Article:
GRID 3.1 for VMWare VSphere Release Notes

Answer ID 4138
Published 05/24/2016 10:49 AM
Updated 06/28/2016 09:58 AM

GRID 3.1 for VMWare VSphere Release Notes

Version 361.45 / 362.56


VM running older NVIDIA vGPU drivers fails to initialize vGPU when booted

Description

A VM running older NVIDIA drivers, such as those from a previous vGPU release, will fail to initialize vGPU when booted on a vSphere platform running the current release of GRID Virtual GPU Manager.

In this scenario, the VM boots in standard VGA mode with reduced resolution and color depth. The NVIDIA GRID GPU is present in Windows Device Manager but displays a warning sign, and a device status of “Windows has stopped this device because it has reported problems. (Code 43)”.

The VM’s log file reports one of the following errors:

„ A version mismatch between guest and host drivers:

vthread-10| E105: vmiop_log: Guest VGX version(2.0) and Host VGX version(2.1) do not match

„ A signature mismatch:

vthread-10| E105: vmiop_log: VGPU message signature mismatch.

Resolution

Install the latest NVIDIA vGPU release drivers in the VM.

Virtual GPU fails to start if ECC is enabled

Description

GRID K2, Tesla M60, and Tesla M6 support ECC (error correcting code) for improved data integrity. If ECC is enabled, virtual GPU fails to start. The following error is logged in the VM’s log file:

vthread10|E105: Initialization: VGX not supported with ECC Enabled.

Virtual GPU is not currently supported with ECC active. GRID K2 cards and Tesla M60, M6 cards in graphics mode ship with ECC disabled by default, but ECC may subsequently be enabled using nvidia-smi.

Resolution

Use nvidia-smi to list the status of all GPUs, and check for ECC noted as enabled on GPUs.  Change the ECC status to off on a specific GPU by executing the following command:

nvidia-smi -i id -e 0

id is the index of the GPU as reported by nvidia-smi.

Single vGPU benchmark scores are lower than passthrough GPU

Description

A single vGPU configured on a physical GPU produces lower benchmark scores than the physical GPU run in passthrough mode.

Aside from performance differences that may be attributed to a vGPU’s smaller framebuffer size, vGPU incorporates a performance balancing feature known as Frame Rate Limiter (FRL), which is enabled on all vGPUs. FRL is used to ensure balanced performance across multiple vGPUs that are resident on the same physical GPU. The FRL setting is designed to give good interactive remote graphics experience but may reduce scores in benchmarks that depend on measuring frame rendering rates, as compared to the same benchmarks running on a passthrough GPU.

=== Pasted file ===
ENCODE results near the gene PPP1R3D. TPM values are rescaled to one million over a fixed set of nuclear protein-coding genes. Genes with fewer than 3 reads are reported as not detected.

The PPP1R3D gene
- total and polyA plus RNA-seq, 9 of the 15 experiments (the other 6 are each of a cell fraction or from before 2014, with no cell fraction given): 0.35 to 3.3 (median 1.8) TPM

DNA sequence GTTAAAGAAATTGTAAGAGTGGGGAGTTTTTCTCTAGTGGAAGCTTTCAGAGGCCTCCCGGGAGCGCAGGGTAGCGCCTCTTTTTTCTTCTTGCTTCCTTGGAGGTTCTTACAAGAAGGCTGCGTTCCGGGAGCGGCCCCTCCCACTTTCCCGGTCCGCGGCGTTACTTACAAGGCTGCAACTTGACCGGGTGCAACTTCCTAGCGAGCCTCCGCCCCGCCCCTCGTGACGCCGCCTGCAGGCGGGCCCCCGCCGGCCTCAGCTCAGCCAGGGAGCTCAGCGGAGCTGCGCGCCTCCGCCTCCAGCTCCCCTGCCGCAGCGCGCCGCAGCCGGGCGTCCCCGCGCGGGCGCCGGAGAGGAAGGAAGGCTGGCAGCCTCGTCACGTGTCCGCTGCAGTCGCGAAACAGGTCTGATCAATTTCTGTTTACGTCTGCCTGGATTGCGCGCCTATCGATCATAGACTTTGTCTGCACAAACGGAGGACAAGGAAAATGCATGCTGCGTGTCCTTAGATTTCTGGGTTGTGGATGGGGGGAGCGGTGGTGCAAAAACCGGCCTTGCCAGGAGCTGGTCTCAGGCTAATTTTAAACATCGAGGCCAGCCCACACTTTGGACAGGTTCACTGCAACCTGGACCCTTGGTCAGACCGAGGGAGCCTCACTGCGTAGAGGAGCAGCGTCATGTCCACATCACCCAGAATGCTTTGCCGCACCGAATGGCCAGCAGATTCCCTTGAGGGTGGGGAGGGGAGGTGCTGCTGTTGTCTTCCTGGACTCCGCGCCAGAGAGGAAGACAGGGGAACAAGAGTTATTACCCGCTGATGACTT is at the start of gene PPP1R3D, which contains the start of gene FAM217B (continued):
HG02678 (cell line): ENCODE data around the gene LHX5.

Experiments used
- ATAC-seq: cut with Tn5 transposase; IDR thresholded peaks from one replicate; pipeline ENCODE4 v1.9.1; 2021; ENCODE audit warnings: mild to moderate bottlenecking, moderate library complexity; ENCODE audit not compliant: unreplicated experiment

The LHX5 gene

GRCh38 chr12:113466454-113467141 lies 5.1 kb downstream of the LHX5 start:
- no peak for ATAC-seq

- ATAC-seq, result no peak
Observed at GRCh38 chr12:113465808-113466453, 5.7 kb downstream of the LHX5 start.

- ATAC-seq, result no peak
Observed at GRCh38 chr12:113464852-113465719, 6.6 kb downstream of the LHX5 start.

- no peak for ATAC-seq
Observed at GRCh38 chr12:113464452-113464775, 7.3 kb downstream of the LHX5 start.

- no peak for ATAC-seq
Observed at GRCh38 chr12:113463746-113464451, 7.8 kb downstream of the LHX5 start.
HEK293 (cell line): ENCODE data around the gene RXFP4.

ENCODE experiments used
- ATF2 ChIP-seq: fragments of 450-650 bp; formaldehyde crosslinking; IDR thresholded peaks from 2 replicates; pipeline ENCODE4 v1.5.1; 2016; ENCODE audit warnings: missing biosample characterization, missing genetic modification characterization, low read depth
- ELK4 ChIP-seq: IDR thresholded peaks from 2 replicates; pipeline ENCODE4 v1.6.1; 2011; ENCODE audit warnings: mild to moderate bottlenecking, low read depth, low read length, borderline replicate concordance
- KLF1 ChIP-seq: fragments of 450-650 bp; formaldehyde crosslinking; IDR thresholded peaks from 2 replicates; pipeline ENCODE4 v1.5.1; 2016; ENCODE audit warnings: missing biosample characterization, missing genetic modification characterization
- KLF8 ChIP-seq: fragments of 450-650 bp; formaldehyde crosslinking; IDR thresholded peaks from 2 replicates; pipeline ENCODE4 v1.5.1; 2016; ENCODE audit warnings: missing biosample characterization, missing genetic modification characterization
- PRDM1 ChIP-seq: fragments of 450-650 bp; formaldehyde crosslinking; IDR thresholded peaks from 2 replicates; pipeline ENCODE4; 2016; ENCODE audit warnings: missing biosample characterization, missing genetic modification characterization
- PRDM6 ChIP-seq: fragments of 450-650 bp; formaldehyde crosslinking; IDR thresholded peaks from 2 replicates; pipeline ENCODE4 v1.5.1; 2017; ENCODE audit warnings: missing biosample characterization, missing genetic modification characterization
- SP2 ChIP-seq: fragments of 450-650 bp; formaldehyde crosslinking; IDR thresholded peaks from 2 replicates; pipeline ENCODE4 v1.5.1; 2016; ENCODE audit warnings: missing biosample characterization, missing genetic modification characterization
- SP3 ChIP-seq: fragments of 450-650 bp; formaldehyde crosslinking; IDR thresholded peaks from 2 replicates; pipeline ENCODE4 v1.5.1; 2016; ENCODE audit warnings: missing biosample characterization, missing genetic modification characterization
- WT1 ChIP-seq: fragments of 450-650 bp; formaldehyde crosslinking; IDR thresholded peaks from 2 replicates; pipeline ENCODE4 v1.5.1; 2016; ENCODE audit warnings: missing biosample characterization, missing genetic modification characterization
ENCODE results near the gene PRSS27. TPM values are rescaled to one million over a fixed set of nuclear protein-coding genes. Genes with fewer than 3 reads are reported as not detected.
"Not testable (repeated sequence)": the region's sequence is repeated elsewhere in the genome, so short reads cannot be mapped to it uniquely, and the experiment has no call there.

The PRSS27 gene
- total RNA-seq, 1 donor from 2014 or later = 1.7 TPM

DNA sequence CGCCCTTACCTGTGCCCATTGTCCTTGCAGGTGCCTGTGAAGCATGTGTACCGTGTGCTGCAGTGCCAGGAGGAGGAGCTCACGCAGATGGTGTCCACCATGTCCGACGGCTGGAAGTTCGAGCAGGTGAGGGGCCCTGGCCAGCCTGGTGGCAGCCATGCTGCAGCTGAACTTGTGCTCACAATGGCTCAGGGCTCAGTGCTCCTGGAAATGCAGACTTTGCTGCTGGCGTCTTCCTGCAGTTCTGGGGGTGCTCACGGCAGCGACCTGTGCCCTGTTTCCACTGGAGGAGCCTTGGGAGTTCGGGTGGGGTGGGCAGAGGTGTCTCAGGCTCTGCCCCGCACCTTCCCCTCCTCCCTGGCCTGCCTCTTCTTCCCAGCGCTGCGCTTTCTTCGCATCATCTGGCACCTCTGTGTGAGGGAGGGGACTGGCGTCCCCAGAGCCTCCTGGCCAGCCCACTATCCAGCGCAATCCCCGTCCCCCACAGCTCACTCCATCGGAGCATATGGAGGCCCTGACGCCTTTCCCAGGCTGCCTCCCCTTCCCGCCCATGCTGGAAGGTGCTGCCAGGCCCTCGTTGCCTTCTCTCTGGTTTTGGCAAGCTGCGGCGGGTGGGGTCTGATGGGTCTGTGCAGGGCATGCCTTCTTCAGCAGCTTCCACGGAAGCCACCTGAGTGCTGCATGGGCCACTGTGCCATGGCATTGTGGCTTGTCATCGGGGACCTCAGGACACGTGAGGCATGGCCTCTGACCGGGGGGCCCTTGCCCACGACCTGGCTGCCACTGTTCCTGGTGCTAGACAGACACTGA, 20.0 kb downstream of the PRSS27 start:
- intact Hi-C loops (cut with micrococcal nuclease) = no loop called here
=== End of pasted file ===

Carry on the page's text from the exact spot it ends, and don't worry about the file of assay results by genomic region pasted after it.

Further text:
Resolution

FRL is controlled by an internal vGPU setting. NVIDIA does not validate vGPU with FRL disabled, but for validation of benchmark performance, FRL can be temporarily disabled by adding the configuration parameter pciPassthru0.cfg.frame_rate_limiter in the VM’s advanced configuration options (select Edit Settings, select the VM Options tab, expand the Advanced dropdown, select Edit Configuration, select Add Row, then manually enter the parameter name and set it to 0.  (This setting can only be changed when the VM is powered off.)

Image

With this setting in place, the VM’s vGPU will run without any frame rate limit. The FRL can be reverted back to its default setting by setting pciPassthru0.cfg.frame_rate_limiter to 1 or by removing the parameter from the advanced settings.

VMs configured with large memory fail to initialize vGPU when booted

Description

When starting multiple VMs configured with large amounts of RAM (typically more than 32GB per VM), a VM may fail to initialize vGPU. In this scenario, the VM boots in VMware SVGA mode and doesn’t load the NVIDIA driver. The NVIDIA GRID GPU is present in Windows Device Manager but displays a warning sign, and a device status of “Windows has stopped this device because it has reported problems. (Code 43)”.

The VM’s log file contains these error messages:

vthread10|E105: NVOS status 0x29
vthread10|E105: Assertion Failed at 0x7620fd4b:179
vthread10|E105: 8 frames returned by backtrace
...
vthread10|E105: VGPU message 12 failed, result code: 0x29
...
vthread10|E105: NVOS status 0x8
vthread10|E105: Assertion Failed at 0x7620c8df:280
vthread10|E105: 8 frames returned by backtrace
...

vthread10|E105: VGPU message 26 failed, result code: 0x8

Resolution

vGPU reserves a portion of the VM’s framebuffer for use in GPU mapping of VM system memory. The reservation is sufficient to support up to 32GB of system memory, and may be increased to accommodate up to 64GB by adding the configuration parameter pciPassthru0.cfg.enable_large_sys_mem in the VM’s advanced configuration options (select Edit Settings, select the VM Options tab, expand the Advanced dropdown, select Edit Configuration, select Add Row, then manually enter the parameter name and set it to 1. (This setting can only be changed when the VM is powered off.)

With this setting in place, less GPU framebuffer is available to applications running in the VM. To accommodate system memory larger than 64GB, the reservation can be further increased by adding pciPassthru0.cfg.extra_fb_reservation in the VM’s advanced configuration options, and setting its value to the desired reservation size in megabytes. The default value of 64M is sufficient to support 64GB of RAM. We recommend adding 2M of reservation for each additional 1GB of system memory. For example, to support 96GB of RAM, set pciPassthru0.cfg.extra_fb_reservation to 128.

The reservation can be reverted back to its default setting by setting pciPassthru0.cfg.enable_large_sys_mem to 0, or by removing the parameter from the advanced settings.

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